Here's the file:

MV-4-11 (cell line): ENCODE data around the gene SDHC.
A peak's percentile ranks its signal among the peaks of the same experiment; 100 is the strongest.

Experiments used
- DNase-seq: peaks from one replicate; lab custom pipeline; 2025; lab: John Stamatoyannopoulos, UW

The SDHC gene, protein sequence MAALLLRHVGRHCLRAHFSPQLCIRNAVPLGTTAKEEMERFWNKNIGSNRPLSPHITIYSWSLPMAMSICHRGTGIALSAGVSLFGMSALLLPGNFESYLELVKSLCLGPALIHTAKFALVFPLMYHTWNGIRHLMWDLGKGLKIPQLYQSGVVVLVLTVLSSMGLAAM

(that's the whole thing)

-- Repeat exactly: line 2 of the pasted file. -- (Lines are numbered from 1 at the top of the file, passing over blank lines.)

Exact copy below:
A peak's percentile ranks its signal among the peaks of the same experiment; 100 is the strongest.